It helps me to:

1. NOT hold back any tears or shakes or other symptoms/discharge from feeling fear or anxiety

2. practice deep breathing during the exam, remind myself that the dr is there to help me, not hurt me, etc

3. have something lined up to do afterwards that I really like, like going out for a huge slice of cake or whatever

4. remember you can stop at any time. Just say to stop. It's a totally safe environment. I've never had to stop a regular pelvic exam, but one time I tried to be fitted for a diaphragm and the pain was so bad that we couldn't finish the fitting. It was no big deal, I just told my doctor we had to stop and she said no problem, let's just come up with some other option for you.

I've not tried having anyone go with me into the exam room or having a nurse hold my hand, but I think either or both of those things could potentially be helpful.

Good luck with this.
posted by pupstocks at 6:49 PM on June 8, 2011 [1 favorite]


I know a great therapist, but it feels odd to put her name and number out here in public. Could you e-mail or Me-mail me, and I'll send it to you? Or, I don't know, e-mail a mod and ask them to ask me for you, if that feels more secure?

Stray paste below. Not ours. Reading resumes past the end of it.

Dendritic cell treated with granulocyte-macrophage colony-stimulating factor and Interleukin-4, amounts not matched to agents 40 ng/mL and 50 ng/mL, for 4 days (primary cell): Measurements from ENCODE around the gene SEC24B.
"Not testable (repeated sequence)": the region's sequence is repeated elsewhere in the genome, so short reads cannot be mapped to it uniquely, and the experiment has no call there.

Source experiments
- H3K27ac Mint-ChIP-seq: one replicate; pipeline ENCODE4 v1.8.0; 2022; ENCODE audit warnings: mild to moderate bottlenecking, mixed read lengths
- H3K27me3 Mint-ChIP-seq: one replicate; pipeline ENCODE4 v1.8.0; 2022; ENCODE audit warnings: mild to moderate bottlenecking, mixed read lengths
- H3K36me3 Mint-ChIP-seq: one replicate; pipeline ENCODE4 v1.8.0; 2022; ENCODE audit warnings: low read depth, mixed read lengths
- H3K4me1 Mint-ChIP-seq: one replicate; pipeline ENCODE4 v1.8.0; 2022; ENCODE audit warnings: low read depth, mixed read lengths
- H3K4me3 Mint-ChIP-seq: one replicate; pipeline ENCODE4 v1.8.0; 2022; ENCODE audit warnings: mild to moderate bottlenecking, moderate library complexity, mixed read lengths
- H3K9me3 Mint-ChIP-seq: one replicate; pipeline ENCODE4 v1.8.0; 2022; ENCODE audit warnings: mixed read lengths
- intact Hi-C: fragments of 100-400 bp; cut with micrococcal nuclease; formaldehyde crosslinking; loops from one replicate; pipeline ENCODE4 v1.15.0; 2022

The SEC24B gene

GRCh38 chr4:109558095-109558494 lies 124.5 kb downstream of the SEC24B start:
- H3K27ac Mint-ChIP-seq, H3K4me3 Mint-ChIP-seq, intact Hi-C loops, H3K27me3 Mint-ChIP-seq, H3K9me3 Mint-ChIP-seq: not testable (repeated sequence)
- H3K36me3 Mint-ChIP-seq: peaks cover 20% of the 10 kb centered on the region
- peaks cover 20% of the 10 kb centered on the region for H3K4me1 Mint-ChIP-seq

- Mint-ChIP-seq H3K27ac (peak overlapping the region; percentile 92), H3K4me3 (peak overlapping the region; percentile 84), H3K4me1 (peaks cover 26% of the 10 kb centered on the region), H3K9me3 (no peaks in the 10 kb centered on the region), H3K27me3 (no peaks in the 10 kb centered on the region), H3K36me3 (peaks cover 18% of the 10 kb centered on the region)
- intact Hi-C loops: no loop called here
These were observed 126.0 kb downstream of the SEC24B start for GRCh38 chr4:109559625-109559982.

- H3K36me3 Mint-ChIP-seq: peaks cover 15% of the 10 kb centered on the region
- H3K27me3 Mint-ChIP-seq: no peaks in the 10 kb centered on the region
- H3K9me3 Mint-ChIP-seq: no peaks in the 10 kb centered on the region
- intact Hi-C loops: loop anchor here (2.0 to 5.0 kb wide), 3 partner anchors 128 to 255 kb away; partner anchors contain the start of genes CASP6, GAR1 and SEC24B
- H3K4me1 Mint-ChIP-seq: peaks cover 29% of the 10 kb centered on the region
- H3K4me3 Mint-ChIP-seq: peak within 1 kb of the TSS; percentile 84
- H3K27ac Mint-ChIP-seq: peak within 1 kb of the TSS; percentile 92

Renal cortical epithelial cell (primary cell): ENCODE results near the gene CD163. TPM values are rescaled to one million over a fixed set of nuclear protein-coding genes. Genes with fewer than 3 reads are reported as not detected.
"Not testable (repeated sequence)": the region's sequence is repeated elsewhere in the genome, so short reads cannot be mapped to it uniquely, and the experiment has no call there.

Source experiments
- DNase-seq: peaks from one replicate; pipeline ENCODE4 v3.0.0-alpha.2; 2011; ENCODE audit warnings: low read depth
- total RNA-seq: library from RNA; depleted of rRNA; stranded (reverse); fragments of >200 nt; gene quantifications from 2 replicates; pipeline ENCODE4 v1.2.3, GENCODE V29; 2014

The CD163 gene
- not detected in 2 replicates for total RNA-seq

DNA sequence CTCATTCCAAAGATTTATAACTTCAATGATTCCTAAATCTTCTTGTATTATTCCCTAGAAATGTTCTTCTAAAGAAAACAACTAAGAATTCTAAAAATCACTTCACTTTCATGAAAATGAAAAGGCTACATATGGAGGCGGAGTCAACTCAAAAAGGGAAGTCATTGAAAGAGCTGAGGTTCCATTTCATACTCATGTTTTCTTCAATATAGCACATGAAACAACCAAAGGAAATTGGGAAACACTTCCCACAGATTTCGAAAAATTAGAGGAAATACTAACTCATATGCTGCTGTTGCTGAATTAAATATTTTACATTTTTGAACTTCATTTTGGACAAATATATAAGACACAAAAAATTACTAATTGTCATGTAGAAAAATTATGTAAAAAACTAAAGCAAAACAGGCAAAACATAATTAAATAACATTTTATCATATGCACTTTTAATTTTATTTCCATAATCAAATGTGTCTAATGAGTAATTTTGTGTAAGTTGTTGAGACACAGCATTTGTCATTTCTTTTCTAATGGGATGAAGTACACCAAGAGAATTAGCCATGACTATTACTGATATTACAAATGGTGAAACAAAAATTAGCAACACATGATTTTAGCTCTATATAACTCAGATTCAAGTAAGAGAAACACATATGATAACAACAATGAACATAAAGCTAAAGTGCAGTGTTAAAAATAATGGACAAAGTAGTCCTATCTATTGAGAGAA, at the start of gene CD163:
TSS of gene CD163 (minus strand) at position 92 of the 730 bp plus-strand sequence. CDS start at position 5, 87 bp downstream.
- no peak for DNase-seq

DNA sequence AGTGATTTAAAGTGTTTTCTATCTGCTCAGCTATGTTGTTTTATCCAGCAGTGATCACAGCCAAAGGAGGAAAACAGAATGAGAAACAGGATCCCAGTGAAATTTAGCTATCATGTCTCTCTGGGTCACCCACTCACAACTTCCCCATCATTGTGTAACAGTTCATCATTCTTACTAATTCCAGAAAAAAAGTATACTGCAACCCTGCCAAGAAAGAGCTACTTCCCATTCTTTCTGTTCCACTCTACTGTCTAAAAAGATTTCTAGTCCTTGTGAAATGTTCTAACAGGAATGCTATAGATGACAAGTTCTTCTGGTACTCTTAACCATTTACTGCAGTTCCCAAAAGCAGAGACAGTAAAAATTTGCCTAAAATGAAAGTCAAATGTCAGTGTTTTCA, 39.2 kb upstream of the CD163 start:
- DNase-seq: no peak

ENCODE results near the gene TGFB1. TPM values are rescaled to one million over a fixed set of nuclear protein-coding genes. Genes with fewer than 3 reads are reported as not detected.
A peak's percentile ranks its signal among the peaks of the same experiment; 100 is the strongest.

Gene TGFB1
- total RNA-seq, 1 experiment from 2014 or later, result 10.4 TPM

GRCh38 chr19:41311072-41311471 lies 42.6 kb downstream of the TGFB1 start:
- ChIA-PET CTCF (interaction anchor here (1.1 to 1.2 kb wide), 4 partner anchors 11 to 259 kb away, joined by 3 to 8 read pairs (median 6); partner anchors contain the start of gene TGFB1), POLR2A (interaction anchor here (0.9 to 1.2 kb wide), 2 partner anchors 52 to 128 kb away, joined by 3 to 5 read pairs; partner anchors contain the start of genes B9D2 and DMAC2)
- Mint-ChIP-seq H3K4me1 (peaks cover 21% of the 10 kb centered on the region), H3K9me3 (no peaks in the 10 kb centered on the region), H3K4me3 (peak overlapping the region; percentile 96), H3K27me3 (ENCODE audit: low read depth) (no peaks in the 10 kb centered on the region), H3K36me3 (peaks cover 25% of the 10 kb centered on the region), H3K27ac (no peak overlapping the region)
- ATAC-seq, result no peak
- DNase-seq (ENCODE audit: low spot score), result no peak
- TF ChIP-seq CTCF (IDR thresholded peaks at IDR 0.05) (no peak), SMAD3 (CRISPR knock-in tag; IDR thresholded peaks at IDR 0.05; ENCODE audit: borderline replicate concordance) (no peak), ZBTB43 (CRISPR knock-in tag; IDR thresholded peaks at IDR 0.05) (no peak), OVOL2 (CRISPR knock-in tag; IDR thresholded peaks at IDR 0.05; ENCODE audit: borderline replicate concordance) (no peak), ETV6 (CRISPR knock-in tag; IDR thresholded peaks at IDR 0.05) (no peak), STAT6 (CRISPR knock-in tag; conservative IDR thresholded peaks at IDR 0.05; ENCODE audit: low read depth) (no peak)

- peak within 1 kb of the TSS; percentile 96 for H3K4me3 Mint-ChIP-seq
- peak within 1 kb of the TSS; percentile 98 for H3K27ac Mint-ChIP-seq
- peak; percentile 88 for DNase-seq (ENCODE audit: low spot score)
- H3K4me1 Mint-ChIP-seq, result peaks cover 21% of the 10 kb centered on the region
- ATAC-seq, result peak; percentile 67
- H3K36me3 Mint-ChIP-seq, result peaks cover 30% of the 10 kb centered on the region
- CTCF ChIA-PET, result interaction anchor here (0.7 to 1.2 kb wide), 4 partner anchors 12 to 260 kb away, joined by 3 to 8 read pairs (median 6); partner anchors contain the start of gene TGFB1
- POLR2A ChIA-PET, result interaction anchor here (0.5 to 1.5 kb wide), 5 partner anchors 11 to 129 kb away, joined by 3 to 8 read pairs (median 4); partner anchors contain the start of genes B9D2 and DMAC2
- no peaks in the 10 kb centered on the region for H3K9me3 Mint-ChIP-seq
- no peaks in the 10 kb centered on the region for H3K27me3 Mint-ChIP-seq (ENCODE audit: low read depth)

posted by The corpse in the library at 1:56 PM on June 9, 2011


1. I would recommend you to find a pediatric gynecologist who'd be willing to see you, given the circumstances. Many of them have seen childhood sexual abuse, and are gentle practitioners with such cases.

If that's not possible,

2. Can you get recommendations from friends for gynecologists they've found to be empathetic and gentle?
3. Would it help you to have a friend there with you? If so, can you ask the front desk if they permit that?
4. You would probably benefit from prolonged exposure or trauma focused CBT, specifically, so if you were to find another therapist, I would recommend seeking that out specifically.
posted by namesarehard at 2:32 PM on June 10, 2011